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“These boys must be looking to for their recuperation, not the hem of your skirts. You come highly recommended but I had no idea you wore such a dress.”
PBS’ new original series, Mercy Street, began with yelling—Dorothea Dix, Superintendent of Army Nurses berating someone behind the closed door to her office while her next victim appointment waits nervously outside. However, when Dix emerges, the Dragon Lady is all smiles, mentoring and encouraging Mary Phinney before sending her across the Potomac to Mansion House Hospital. Dix doesn’t reappear until the season finale; however her influence can be felt throughout the season. The Union hospital personnel regularly bemoan the interference of “Dragon Dix.”
The viewer can’t help but wonder what the real Dorothea Dix would have thought of this representation of herself. Fierce, stubborn, compassionate, driven: the real Dorothea Dix worked tirelessly to improve the welfare of patients while making plenty of enemies in the process.
When the Civil War broke out in 1861, Dix sprang into action. She made her way to Washington, where an influx of wounded soldiers with gruesome injuries arrived daily. Unlike today, there was no organized system of battlefield-to-bedside care in place to treat the wounded. Dix wanted to help fix this. She introduced a radical idea: permitting women to enter the predominately-male profession of nursing, thereby increasing the number of available nurses while the men were off fighting. Dix convinced the Army to create the nation’s first female nursing corps … under her control of course.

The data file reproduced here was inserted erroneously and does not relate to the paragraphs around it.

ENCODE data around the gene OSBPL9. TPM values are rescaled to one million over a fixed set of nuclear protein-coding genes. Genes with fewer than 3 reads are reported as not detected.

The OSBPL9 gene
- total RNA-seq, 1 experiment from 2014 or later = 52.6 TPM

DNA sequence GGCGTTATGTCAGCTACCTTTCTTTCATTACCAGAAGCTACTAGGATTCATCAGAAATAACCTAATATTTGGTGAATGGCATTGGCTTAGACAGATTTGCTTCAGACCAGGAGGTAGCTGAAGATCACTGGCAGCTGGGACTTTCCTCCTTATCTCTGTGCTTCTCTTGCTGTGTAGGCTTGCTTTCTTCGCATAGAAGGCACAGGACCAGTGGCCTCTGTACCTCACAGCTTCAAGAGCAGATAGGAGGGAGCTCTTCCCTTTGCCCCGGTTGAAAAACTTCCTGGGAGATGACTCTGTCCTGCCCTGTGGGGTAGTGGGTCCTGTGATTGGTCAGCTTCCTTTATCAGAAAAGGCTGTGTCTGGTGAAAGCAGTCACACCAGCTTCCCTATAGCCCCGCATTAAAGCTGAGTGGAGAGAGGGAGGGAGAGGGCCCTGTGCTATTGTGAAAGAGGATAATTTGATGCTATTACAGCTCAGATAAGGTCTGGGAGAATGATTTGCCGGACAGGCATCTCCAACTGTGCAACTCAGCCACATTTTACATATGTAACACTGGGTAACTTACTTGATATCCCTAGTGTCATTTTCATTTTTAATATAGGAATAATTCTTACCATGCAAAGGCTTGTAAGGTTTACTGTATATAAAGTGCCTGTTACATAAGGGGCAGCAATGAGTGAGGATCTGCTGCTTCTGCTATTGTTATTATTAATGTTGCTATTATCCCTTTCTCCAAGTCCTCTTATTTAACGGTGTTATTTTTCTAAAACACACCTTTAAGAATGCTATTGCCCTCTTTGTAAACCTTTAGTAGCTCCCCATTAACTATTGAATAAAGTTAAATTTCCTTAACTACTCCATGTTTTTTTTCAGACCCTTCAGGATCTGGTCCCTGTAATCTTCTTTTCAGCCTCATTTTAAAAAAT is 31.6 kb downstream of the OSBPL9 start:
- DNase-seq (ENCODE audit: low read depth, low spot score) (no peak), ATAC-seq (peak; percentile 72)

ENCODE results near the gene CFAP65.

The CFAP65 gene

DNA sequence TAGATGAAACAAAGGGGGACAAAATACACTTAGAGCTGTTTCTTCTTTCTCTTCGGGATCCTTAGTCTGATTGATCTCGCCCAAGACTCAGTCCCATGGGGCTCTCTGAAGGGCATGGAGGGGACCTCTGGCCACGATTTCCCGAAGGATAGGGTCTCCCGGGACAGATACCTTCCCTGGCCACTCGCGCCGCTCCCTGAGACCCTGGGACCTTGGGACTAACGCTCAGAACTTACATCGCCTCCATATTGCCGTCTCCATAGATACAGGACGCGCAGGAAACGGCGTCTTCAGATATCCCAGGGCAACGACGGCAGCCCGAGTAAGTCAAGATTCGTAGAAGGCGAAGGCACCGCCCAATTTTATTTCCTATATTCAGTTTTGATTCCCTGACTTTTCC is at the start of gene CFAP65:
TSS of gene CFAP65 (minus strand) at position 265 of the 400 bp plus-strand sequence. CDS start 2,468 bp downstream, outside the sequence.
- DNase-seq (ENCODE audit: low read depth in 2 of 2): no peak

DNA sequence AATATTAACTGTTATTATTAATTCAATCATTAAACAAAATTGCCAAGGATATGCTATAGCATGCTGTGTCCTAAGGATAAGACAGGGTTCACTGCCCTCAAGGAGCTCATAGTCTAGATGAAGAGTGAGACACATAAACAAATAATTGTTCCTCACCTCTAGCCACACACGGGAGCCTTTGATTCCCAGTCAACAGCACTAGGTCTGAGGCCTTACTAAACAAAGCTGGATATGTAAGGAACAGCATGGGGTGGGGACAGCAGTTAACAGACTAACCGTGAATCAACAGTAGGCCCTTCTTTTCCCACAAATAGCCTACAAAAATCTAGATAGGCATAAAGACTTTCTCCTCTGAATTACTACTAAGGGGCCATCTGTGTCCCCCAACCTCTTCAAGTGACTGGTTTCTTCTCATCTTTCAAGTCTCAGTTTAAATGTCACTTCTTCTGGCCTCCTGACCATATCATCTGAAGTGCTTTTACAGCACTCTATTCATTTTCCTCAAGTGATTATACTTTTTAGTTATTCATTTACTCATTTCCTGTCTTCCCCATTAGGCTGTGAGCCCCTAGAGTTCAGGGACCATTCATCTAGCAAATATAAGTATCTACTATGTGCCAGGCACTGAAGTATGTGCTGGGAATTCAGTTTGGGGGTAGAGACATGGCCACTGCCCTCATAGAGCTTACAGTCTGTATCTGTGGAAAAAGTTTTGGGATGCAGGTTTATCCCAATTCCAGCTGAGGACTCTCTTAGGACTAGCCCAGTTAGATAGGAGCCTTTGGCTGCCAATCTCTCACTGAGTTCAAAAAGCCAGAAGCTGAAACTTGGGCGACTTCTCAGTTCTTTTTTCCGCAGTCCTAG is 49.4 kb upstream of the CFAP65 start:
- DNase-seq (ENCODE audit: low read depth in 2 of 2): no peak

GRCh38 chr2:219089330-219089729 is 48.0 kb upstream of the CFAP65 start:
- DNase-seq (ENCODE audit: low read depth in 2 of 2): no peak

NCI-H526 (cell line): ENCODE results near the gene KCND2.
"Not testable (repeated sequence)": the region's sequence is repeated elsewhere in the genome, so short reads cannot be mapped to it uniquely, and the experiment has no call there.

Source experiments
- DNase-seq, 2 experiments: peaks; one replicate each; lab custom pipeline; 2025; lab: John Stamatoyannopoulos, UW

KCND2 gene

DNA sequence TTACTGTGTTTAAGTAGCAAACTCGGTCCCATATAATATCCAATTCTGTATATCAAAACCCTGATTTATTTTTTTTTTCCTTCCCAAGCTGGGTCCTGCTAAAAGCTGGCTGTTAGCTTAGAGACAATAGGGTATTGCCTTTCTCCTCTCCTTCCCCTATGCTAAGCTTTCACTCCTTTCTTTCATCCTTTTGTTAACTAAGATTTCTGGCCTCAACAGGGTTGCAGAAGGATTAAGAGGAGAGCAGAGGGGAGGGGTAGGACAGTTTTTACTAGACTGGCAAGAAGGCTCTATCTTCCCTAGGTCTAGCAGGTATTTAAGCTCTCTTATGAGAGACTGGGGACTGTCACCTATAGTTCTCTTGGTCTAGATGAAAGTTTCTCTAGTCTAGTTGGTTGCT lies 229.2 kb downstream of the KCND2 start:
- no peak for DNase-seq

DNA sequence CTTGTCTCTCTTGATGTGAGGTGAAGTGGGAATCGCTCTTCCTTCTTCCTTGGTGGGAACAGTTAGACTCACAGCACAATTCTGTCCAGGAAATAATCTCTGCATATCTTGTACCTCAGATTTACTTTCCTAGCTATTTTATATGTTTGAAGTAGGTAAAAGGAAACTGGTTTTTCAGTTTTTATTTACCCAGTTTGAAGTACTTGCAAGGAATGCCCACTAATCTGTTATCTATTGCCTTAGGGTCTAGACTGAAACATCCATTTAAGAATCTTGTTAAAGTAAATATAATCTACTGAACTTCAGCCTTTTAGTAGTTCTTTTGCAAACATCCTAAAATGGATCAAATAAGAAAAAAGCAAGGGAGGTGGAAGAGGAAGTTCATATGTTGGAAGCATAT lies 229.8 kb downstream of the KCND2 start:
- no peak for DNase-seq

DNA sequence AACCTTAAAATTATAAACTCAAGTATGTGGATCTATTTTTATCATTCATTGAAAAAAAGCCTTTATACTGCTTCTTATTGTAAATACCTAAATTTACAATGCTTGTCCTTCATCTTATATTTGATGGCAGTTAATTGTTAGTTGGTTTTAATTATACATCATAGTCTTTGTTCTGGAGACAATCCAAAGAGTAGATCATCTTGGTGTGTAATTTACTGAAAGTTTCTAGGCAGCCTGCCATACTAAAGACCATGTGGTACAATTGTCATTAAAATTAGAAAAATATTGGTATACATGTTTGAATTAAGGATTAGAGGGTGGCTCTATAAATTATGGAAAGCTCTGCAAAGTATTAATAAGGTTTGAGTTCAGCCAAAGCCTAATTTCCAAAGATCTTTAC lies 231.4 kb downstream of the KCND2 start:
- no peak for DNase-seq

As Superintendent of Army Nurses, Dix laid out guidelines for the recruitment of female Union nurses. She chose candidates between the ages of 35 and 50 and insisted they be “plain looking” to avoid tempting the male soldiers and doctors. Dix forbade her nurses from wearing jewelry, makeup, curls, bows, or hoop-skirts. Army doctors and nurses alike bristled at Dix’s demands. They began referring to her as “Dragon Dix” or the “Dictator in a Petticoat.”
As the nicknames implied, Dix expected a lot from her nurses. However, she also fought for them. In the Army, male nurses were paid $20.50 a month, however female nurses received no pay and had to cover their own expenses. Dix convinced the government to supply the nurses with food, transportation, housing, and ultimately to pay them forty cents a day for their work.
Dix resigned her commission in 1865 and returned to the work she had been doing before the Civil War: advocating for the mentally ill. Before the Civil War, Dix had been trying to improve care for the mentally ill in America. Inspired by the British mental health system, Dix began working to improve mental health facilities first on a state by state basis, then through at national reform bill. After the war, she picked up where she left off.
Dix’s work on behalf of the mentally ill would take her all over the country and skyrocket her to international acclaim. However, Dix never forgot her war work and was extremely proud of her contribution to the Union. In 1867, upon receiving an American flag in recognition of her importance to the war effort, Dix exclaimed, “no possession will be so prized while I am alive to love and serve my country.”
About the Author
Stark Harbor is a senior at Shepard College and an intern at the National Museum of Civil War Medicine.
This blog post is a product of a Digital Outreach Internship at the National Museum of Civil War Medicine. The author worked closely with members of the Museum’s social media team to draft and refine this blog post. To apply for an internship at the National Museum of Civil War Medicine, visit: http://bit.ly/1QGxZoU.Tags: Dorothea Dix, Mercy Street, Nurse, Nursing, Women's History Posted in: People